SANTA ANA, Calif.—For the second consecutive year the Orange County Board of Supervisors issued a proclamation designating April 24 as Armenian Genocide Remembrance Day, commemorating those who perished during the first Genocide of the twentieth century.
Representatives of the Armenian American community of Orange County were in attendance.
Chairwoman Michelle Steel opened the program by stating that this year marks the 102nd anniversary of the Armenian Genocide that took the lives of one and a half million Armenians. She stated “Not only were Armenians massacred within their historic homeland but their lands and property were stolen.” The Chairwoman explained that Orange County continues to do its part in honoring the victims of this tragedy to ensure it is not forgotten or repeated.
Reverend Fathers Moushegh Tshajian from St. Mary Armenian Church in Costa Mesa and Karekin Bedourian from Forty Martyrs Armenian Church in Santa Ana took the podium and addressed the crowd. They thanked Chairwoman Steel and the County Board of Supervisors for their commitment to accurately remembering the past and honoring the victims of the Armenian Genocide, then together lead with the prayer.
Honorable Gassia Apkarian, Orange County Superior Court Judge, passed out pins with the U.S. and Armenian flags then thanked the Board of Supervisors for upholding justice, setting the historical record straight and not playing politics with historical facts. Alexander Gonzalez, District Director for Congressman Dana Rohrabacher also stressed the importance making sure such atrocities are not committed in the future and pointed to Congressman Rohrabacher’s reintroduction of the House Resolution calling for the defense of Christians and Yezidis in the region.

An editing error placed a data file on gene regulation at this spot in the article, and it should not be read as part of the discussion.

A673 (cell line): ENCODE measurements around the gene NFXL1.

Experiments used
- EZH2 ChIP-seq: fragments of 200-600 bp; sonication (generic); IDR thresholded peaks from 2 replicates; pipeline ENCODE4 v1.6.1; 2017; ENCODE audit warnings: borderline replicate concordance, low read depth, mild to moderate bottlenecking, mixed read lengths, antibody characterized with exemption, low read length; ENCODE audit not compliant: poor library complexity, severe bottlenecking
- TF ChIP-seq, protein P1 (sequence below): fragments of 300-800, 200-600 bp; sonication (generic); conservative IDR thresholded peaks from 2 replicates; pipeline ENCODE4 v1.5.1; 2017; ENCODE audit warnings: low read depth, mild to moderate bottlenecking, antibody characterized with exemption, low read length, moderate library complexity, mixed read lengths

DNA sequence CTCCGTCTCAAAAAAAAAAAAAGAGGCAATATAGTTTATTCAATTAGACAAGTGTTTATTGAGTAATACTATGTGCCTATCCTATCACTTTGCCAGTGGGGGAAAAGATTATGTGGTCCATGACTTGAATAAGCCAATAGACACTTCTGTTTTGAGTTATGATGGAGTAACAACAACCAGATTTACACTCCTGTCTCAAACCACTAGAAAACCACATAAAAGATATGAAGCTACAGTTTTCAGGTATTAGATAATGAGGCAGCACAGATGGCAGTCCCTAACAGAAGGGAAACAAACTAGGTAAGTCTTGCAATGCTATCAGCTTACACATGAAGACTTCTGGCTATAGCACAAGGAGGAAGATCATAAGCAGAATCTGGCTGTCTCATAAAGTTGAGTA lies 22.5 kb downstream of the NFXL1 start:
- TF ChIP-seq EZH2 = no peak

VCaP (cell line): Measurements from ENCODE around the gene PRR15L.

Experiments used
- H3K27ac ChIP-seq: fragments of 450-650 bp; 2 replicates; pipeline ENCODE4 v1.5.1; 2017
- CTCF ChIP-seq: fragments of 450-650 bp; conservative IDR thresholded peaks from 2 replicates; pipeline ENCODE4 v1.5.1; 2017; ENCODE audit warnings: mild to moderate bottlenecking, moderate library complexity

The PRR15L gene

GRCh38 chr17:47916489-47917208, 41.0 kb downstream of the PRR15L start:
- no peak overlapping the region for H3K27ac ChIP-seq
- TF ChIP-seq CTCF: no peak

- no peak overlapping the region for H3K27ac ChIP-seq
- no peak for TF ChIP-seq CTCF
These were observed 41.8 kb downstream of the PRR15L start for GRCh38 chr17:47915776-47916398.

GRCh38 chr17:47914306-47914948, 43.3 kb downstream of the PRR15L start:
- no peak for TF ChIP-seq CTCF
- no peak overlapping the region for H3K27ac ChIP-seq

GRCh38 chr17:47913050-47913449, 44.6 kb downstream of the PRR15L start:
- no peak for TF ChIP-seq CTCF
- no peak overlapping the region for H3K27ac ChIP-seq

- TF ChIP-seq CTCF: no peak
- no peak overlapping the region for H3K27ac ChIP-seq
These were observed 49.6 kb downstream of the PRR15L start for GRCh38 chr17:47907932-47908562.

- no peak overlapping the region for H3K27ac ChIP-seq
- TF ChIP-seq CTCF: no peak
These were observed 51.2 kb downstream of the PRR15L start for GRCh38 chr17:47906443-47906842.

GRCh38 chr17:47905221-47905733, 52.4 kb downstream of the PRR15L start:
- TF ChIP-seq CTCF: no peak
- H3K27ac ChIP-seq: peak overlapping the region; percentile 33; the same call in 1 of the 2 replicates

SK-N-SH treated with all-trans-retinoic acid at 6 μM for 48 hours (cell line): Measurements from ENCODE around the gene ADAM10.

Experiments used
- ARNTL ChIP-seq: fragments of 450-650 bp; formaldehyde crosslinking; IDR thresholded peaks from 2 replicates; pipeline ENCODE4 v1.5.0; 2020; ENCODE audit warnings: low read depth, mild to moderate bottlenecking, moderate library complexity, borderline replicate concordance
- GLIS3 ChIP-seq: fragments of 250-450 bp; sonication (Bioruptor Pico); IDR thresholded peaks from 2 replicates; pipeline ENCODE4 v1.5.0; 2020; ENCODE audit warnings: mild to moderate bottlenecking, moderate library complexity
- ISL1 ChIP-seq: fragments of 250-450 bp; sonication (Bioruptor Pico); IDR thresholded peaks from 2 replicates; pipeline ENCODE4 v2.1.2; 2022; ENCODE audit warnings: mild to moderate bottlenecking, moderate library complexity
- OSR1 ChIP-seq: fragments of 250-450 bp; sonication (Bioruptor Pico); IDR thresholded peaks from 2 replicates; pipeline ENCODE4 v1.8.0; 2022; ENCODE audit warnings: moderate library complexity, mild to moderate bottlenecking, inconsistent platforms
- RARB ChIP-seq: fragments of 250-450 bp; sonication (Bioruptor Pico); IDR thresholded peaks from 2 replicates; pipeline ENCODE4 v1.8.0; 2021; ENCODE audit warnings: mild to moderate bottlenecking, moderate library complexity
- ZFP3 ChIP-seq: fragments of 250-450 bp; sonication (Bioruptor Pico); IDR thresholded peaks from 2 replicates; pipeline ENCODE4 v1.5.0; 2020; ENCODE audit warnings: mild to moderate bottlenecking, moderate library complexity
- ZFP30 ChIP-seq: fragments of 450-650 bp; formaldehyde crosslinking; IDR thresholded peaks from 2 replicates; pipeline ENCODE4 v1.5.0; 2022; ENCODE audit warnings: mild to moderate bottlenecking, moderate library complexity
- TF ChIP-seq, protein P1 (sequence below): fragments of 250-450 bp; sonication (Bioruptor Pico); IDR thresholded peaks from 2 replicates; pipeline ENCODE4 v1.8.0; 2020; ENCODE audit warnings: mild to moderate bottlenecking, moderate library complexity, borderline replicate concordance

Anahid Arakelian, ANCA Orange County chapter addressed the crowd and also thanked Chairwoman Steel and the entire Board of Supervisors. She gave a historical account of how a few of her grandparents escaped the devastation, survived, then eventually moved to the United States where many survivors relocated and contributed on multiple levels, such as Calvin K. Kazandjian founder of Almond Joy and Mounds candy bars, MRI inventor Raymond Vahan Damadian, and Kirk Kerkorian. Arakelian urged those in attendance to see The Promise on April 21st, a powerful film about the Armenian Genocide. She highlighted the freedoms we sometimes take for granted in the U.S. and the need to make sure such tragedies are not repeated in the future. Anahid closed by once again thanking the County of Orange and urging those in attendance to follow events at home and abroad, and highlighted the situation in Artsakh and the current struggle for liberation and basic human rights taking place there.
Community members gathered for a photo with the Board of Supervisors and this year’s proclamation, and then again with David Gonzalez from Congressman Rohrabacher’s office.